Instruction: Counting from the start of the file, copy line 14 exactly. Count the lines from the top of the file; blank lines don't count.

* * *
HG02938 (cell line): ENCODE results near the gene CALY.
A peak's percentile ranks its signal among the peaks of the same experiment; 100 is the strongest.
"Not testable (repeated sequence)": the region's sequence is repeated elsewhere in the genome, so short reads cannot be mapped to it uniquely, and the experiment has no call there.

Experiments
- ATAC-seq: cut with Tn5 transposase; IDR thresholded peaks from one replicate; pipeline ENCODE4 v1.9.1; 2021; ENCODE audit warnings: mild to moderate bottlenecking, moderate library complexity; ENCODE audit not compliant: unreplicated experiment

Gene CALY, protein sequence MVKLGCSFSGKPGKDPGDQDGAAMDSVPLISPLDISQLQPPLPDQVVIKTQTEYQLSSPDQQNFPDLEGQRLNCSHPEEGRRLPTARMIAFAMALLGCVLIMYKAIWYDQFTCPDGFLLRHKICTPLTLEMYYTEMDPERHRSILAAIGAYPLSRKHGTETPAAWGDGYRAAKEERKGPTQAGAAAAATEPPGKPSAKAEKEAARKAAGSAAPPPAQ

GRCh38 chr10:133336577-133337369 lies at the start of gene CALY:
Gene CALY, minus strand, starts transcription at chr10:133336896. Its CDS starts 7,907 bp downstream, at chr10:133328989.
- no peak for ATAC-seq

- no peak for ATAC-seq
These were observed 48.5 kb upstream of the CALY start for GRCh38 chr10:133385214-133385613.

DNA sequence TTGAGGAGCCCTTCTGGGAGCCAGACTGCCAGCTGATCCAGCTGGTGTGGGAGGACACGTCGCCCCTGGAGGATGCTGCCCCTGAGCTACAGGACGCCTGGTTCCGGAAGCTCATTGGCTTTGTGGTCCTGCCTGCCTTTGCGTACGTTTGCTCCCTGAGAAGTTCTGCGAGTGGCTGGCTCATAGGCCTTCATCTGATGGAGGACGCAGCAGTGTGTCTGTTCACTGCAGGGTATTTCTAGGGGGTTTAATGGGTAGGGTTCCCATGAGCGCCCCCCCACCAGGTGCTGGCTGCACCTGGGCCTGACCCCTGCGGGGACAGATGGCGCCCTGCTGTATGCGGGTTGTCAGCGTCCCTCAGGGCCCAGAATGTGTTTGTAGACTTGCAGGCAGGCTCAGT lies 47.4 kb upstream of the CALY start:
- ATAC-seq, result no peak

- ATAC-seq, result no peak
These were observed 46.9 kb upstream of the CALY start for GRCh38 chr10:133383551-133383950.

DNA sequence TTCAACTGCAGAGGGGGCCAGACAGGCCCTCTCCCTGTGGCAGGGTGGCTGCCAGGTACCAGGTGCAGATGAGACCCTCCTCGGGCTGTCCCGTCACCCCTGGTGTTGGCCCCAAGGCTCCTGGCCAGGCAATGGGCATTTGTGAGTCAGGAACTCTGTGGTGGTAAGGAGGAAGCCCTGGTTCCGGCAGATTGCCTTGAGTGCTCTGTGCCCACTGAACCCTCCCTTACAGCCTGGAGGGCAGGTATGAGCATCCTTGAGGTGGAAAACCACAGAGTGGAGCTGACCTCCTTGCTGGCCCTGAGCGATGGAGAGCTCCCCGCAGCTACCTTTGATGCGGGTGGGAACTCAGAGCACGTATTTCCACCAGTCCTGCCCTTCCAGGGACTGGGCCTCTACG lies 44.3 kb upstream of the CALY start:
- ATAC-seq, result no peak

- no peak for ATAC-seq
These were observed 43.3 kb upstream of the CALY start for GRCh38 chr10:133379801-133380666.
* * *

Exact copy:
- ATAC-seq, result no peak